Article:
Amazing Katamari Damacy review
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Amazing Katamari Damacy review

Our Review by Campbell Bird on December 11th, 2017
Rating: starstarhalfstarblankstarblankstar :: ALMOST AMAZING
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This runner does a good job of channeling the crazy charm of Katamari Damacy, but it’s also overloaded with ads and other annoyances.

Developer: BANDAI NAMCO Entertainment Europe

Price: Free
Version: 1.2.1
App Reviewed on: iPhone SE

Graphics/Sound Rating: starstarstarstarblankstar
User Interface Rating: starstarhalfstarblankstarblankstar
Gameplay Rating: starstarstarhalfstarblankstar
Replay Value Rating: starblankstarblankstarblankstarblankstar

Overall Rating: starstarhalfstarblankstarblankstar

When Katamari Damacy first came out on the Playstation 2 in 2004, it became an instant cult classic. Its crazy premise, eclectic soundtrack, and oddly satisfying gameplay make it a game brimming with charm that’s hard to deny or resist. With the release of Amazing Katamari Damacy, Namco seemed hopeful that it could recreate magic of the first game and distill it into a mobile package, and it almost works. Amazing Katamari Damacy serves up heaping doses of Katamari nostalgia in an endless runner that’s actually kind of interesting, but the game’s constant serving of ads and some dubious gameplay decisions make for a less than ideal experience.

Keep rollin’

In Amazing Katamari Damacy, you once again play as the Prince of all Cosmos who is tasked with rolling up objects using a Katamari—a ball that can pick up anything that is smaller than it. This time though, instead of freely roaming areas and trying to grow your Katamari that way, the game takes the form of an endless runner.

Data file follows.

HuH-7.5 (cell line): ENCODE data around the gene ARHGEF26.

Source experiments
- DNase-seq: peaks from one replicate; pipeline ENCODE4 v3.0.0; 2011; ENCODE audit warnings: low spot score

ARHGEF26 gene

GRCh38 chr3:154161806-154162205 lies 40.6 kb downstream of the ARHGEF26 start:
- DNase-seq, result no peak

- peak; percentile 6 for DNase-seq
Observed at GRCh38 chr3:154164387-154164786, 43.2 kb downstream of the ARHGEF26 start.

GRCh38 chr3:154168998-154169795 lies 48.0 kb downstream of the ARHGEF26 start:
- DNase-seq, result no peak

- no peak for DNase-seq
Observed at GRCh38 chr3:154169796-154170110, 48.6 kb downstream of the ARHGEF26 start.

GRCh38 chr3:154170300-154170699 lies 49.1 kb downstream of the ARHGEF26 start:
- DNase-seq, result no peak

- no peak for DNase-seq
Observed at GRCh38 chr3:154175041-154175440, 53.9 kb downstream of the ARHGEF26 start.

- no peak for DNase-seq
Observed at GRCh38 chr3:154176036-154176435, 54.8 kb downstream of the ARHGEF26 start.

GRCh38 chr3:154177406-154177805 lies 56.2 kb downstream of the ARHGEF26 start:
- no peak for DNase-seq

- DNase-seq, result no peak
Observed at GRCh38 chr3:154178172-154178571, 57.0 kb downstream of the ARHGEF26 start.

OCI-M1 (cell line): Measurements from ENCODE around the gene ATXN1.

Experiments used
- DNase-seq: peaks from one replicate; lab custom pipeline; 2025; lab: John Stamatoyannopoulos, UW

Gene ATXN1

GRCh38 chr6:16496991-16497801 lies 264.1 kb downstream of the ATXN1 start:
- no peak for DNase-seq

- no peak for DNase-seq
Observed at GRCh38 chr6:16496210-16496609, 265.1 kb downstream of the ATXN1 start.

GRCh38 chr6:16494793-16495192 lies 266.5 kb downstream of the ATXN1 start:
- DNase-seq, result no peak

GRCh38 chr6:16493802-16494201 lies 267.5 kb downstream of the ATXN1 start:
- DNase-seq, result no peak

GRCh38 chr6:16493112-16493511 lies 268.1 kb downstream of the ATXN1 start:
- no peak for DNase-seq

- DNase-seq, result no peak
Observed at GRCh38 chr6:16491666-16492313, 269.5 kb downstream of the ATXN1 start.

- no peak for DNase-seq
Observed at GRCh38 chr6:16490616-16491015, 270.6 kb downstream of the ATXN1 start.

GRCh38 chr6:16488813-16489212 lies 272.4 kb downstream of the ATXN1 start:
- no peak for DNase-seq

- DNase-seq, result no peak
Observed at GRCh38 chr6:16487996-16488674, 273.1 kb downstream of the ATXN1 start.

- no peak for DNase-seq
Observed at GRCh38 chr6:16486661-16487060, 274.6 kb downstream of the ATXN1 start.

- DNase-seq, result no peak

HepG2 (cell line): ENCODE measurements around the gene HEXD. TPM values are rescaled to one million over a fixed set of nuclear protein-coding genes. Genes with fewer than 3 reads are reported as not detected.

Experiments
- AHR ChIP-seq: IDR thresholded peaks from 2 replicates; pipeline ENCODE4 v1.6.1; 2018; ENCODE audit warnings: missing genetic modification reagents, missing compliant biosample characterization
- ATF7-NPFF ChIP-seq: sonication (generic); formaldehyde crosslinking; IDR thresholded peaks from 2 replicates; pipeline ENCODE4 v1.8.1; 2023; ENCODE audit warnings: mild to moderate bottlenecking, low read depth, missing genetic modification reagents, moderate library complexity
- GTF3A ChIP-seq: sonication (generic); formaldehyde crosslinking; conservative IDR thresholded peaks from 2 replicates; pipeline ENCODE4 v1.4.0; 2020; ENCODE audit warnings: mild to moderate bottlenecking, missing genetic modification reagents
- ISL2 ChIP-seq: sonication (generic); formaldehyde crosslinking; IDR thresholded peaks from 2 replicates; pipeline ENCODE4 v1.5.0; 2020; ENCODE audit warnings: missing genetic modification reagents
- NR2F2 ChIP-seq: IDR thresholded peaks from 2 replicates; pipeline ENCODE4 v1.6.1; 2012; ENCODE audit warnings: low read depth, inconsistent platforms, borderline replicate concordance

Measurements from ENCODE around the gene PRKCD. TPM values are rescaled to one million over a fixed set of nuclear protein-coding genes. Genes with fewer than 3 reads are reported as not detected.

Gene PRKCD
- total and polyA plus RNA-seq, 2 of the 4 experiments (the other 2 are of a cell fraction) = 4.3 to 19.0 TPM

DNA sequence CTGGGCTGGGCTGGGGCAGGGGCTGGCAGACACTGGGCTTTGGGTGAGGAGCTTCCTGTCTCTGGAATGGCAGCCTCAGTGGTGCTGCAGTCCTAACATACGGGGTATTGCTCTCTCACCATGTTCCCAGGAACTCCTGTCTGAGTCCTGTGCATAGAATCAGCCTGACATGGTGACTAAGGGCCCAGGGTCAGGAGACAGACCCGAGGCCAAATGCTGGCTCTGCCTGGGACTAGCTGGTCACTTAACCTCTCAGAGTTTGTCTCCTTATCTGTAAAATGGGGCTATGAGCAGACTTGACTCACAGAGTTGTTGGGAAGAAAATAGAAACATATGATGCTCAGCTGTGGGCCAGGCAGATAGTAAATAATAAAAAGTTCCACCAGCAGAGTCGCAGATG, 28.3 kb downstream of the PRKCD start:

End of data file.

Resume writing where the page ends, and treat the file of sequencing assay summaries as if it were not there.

The Prince runs behind the Katamari he is pushing automatically, and you swipe from left to right to move the Prince in order to pick objects up and avoid obstacles. The object of each run is to get as far as possible while picking up as many objects as possible to increase your high score.

Katamari craziness

Although Amazing Katamari Damacy sounds like a pretty run-of-the mill runner, there are actually aspects to it that make it unique and appropriately Katamari-like. For instance, there are times when you can grow your Katamari to a size that is larger than the obstacles around you, allowing you to just roll them up instead of having to dodge them.

It also helps that Amazing Katamari Damacy heavily features music from the original Katamari Damacy, which is one of the best video game soundtracks of all time. This, combined with the game’s faithful visual treatment, make for a pretty big nostalgia trip. If you have any fond memories of the classic PS2 game, or even if the subsequent releases, Amazing Katamari Damacy is pretty capable of giving you some of the same warm and fuzzy feelings you got when playing those other releases for the first time.

Cosmic bummer

Amazing Katamari Damacy does a surprisingly good job of translating the Katamari Damacy formula into a new game type, but then it mucks the whole thing up by surrounding it with a pretty miserable monetization scheme. The game serves up ads constantly and prompts you to buy things every time you launch it, and there’s nothing you can do about it. Buying gems, the in-game currency, simply gives you more attempts at continues, but it doesn’t get rid of ads, which is super annoying.

If that weren’t enough, aspects of Amazing Katamari Damacy’s action also seems designed around making a runner that encourages people to spend money. For example, most objects in the game you can run into without instantly creating a game over. There are also “black hole” obstacles everywhere in the game though, and these are objects that instantly end your run if you touch them. Whenever your run ends, you can pay gems or watch an ad to continue playing, and 90% of the time your runs will end because of some really tricky “black hole” arrangements on the screen that are virtually impossible to avoid.

The bottom line

Amazing Katamari Damacy is a really frustrating experience. On the one hand, it’s a runner that puts an appropriately Katamari-like spin on the genre, all while being faithful to the series’ look and feel. On the other though, it’s a game that’s constantly hitting you up for money and forcing you to watch ads in the most annoying way possible. If you have strong nostalgia for Katamari Damacy, you might be able to put up with Amazing Katamari Damacy’s shenanigans to enjoy what’s here, but you likely won’t feel the need to stick around for long.

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